• continue typing to narrow down search
  • ctrl+R: move to the next result
  • : go back to the previous result
  • ctrl+C: cancel your search


apouche:bin>  echo 'type CTRL+R to start reverse search'
(reverse-i-search)`fin': find . -exec grep "MainMenu.nib" {} \;

See also the accepted answer to "How can I search the bash history and rerun a command?" on Super User.

  • really handy bash command Aug 26, 2011 at 8:56

The more I use it the more addicted to it I am.


Along with

screen -ls
screen -r [session]

Very useful for having several screens open on an SSH connection. It saves tons of time especially when you don't have to restart your tail everytime you want to check another log file.

  • 2
    Sadly it's not part of OS X by default but consider tmux. It's basically a better BSD equivalent of GNU screen.
    – Peter Cooper
    Jul 6, 2010 at 14:01
  • Strangely on my 10.6.4 OSX, screen exists but tmux does not... I guess I got it via macports - tmux must be a separate install too.
    – Chris Kimpton
    Jul 25, 2010 at 17:42

diskutil is a very powerful command-line tool for working with disks and disk images. It's gotten me out of some binds. It's not too hard to use.


I’m not sure; this might work in any decent terminal application, not only in OS X’s. However:

Using Terminal.app it is possible to put status information to the actual title bar and not just to the prompt.

In order to do that, you need to change the PS1 variable in bash to the following model:


Where TITLE and PROMPT must be substituted to the actual commands which provide the status information. For example, \w lists the current full path; \W the directory name. You can even execute a command by putting it in backticks. (So you could even put the output of arbitrary commands to the title – or to the prompt.)

Git users (with git’s bash completion installed) might find the following useful. Add this to your .bashrc

PS1='\[\033]0;`__git_ps1` \w\007\]\h:\W \u\$ '

and the title bar of Terminal.app will show the current git branch (and whether it’s clean or not) followed by the current full path. This gives useful information about where you are only when you need it and does not make the actual prompt overly long.

In case you don’t use git very much and only care about the path in the title bar:

PS1='\[\033]0;\w\007\]\h:\W \u\$ '
  • What's git's bash completion?
    – Yar
    Apr 14, 2010 at 23:47
  • I'd recommend zsh + .oh-my-zsh (find it on github) has great git completion (and for many other commands too.) - Also has a bunch of prompt themes specifically tailored to show git status in a git folder.
    – ocodo
    Jan 29, 2011 at 8:54
  • 2
    As of Mac OS X Lion 10.7, Terminal also supports setting the tab title separately from the window title. "0" sets both. Use "1" to set the tab title, "2" to set the window title. ("1" technically means "icon title", but Terminal uses it for the tab title, since it doesn't have icon titles in the same sense that xterm and X11 do.)
    – Chris Page
    Aug 19, 2011 at 11:42

I'm going to have to say watching Star Wars from the command line is the best:

telnet towel.blinkenlights.nl

If you say that isn't a command, which it isn't really, just a trick, then I like this:

defaults write com.apple.dashboard devmode YES

  • Ahh, so opening telnet is just telnet... Thanks!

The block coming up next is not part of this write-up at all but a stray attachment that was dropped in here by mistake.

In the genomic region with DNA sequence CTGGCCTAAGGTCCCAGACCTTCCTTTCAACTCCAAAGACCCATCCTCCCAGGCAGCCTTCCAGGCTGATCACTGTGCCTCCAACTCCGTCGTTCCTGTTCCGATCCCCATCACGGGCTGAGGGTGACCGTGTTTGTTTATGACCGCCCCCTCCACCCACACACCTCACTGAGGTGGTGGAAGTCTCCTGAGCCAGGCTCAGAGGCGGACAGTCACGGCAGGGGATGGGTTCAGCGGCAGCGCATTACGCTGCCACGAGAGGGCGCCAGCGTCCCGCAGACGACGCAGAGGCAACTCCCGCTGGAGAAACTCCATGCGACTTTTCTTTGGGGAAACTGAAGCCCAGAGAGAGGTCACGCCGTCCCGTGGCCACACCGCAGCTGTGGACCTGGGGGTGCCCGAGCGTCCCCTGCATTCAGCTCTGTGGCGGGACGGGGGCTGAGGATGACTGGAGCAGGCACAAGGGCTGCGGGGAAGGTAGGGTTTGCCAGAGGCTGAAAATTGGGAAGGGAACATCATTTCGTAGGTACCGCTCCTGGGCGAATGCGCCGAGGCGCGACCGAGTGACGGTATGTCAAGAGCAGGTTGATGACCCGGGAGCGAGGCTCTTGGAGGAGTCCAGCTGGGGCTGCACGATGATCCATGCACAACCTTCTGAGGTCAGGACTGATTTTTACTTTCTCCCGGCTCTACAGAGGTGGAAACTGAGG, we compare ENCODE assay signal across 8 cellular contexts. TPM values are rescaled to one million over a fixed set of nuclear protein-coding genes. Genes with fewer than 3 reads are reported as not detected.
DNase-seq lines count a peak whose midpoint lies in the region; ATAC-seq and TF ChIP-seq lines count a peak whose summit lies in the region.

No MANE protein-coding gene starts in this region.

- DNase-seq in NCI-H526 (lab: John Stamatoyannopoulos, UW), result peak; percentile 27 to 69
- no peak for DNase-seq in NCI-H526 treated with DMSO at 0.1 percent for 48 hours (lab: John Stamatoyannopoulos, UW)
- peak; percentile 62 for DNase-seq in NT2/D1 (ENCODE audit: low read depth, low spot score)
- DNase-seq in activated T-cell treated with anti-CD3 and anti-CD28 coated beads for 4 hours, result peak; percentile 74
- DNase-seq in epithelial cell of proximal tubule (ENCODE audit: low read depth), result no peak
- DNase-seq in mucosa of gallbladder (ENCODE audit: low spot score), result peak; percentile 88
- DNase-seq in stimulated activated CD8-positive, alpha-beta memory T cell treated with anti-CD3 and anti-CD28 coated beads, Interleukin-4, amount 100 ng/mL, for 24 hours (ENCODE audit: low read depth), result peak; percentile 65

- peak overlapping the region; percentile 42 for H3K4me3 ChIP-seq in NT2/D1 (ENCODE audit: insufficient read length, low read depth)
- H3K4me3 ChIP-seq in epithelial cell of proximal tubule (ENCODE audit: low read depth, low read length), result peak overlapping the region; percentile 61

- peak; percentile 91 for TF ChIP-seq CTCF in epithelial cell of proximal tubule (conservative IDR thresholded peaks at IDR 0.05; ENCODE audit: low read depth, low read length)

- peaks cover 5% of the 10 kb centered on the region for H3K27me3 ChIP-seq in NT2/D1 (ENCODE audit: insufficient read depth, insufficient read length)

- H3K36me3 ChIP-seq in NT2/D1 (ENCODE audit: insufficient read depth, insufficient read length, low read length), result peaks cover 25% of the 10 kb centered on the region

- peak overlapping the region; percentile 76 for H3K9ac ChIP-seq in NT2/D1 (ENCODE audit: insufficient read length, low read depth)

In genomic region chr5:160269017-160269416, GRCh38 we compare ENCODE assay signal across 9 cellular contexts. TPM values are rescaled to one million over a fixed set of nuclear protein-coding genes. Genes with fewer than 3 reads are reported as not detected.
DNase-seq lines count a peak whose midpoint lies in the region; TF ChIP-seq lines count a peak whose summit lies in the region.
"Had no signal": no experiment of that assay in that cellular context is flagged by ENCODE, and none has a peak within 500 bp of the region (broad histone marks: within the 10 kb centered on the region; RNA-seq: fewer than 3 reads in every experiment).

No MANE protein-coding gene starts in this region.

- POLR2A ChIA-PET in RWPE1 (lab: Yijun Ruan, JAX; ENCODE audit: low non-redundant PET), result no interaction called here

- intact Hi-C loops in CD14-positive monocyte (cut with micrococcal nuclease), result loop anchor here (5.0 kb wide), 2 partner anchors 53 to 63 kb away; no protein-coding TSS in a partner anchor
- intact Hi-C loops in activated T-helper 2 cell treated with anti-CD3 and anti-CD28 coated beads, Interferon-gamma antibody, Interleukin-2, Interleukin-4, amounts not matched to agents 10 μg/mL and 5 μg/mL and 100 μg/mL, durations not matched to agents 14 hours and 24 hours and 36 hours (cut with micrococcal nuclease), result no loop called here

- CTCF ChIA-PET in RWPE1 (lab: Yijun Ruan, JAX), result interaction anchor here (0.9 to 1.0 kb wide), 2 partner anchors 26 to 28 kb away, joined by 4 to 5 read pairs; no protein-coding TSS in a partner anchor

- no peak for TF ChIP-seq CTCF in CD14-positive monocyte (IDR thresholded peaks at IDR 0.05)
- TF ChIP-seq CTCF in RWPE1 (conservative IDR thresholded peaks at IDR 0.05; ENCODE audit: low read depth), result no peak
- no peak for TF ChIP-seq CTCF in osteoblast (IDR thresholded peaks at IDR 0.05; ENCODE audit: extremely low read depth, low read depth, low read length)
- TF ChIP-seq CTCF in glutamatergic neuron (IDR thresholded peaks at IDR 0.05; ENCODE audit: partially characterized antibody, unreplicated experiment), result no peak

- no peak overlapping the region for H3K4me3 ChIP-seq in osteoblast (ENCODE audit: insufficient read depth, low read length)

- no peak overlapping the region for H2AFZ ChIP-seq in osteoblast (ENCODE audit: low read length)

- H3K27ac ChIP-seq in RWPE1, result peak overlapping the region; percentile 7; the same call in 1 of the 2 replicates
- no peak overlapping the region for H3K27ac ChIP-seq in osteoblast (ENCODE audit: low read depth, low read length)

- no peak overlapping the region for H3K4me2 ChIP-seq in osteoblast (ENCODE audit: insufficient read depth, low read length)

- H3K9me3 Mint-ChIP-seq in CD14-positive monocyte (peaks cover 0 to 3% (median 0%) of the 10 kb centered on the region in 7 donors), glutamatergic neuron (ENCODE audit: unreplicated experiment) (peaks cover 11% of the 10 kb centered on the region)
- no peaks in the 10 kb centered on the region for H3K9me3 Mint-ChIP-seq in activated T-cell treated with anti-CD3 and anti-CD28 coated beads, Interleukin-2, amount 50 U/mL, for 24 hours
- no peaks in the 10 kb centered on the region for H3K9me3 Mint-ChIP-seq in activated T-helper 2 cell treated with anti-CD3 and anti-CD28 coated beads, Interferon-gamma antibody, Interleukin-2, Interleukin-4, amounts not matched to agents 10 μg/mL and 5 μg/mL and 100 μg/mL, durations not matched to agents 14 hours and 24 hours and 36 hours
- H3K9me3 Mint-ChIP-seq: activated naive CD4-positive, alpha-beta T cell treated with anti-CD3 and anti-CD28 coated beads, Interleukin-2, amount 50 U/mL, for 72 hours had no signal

– gary
    Jul 31, 2011 at 12:37
  • No problem, I guess... :)
    – Odinulf
    Aug 1, 2011 at 13:49
  • this is so epic Nov 11, 2011 at 21:41

Print almost any document as a PDF, as long as it has a correctly defined MIME type in OS/X

 cupsfilter $filename > output

Here's a shell function to get the path of the front Finder window. Can be handy. (I started doing this instead of dragging a folder into the Terminal window.)

function fp { osascript -e 'tell application "Finder"'\
 -e "if (${1-1} <= (count Finder windows)) then"\
 -e "get POSIX path of (target of window ${1-1} as alias)"\
 -e 'else' -e 'get POSIX path of (desktop as alias)'\
 -e 'end if' -e 'end tell'; };\

## alias to copy it to the clipboard
alias cfp='fp | pbcopy'

(This has been in my zshrc a while, but I don't know where I got it / parts of it, otherwise I'd cite credit.)


Easily burn an ISO from commmand line (with verify burn at the end):

hdiutil burn /path/to/iso

Without verifying the burn:

hdiutil burn -noverifyburn /path/to/iso

Get a list of airport SSID

/System/Library/PrivateFrameworks/Apple80211.framework/Versions/A/Resources/airport -s

the airport utility has a lot more options to manage the airport configuration. Run without the -s to get a list.

  • 1
    if you tire of long pathnames like this, try locate airport - you could run it with $(locate airport | grep 'Priv')
    – ocodo
    Jan 29, 2011 at 9:15

the most interesting pschotherapist you will ever talk to:

  • Run emacs
  • Press +esc+X
  • type doctor and press enter
  • have fun :D
  • 11
    That's just part of emacs, it's not OS X specific
    – Josh
    Feb 24, 2010 at 18:10
  • wow, this is really fun Jan 3, 2011 at 2:15
  • It's hilarious! I love it!
    – daviesgeek
    Oct 20, 2011 at 3:55

alias to open preview from command line

alias preview='groff -Tps > /tmp/tmp.ps && open -a Preview /tmp/tmp.ps'

So you can do :

echo "toto" | preview
cat /tmp/test.log | preview
cheat git | preview
  • Well, if it respected line-breaks it might even be useful ;) -- Try cupsfilter instead to convert to PDF, it also skips the unnecessary PS-PDF conversion.
    – ocodo
    Jan 29, 2011 at 9:21

Putting a couple of these together, we can get manual pages in a browser with proper markup:

bman () {
    gunzip < `man -w $@` | groff -Thtml -man | bcat

None of these are exactly OSX specific, but here's some stuff from my .bash_profile that I find useful:

Colored Prompt:

PS1="\[\e[0;31m\][\[\e[1;31m\]\u\[\e[0;34m\]@\h \[\e[32m\]\w\[\e[0;31m]\]\$\[\e[0m\] ";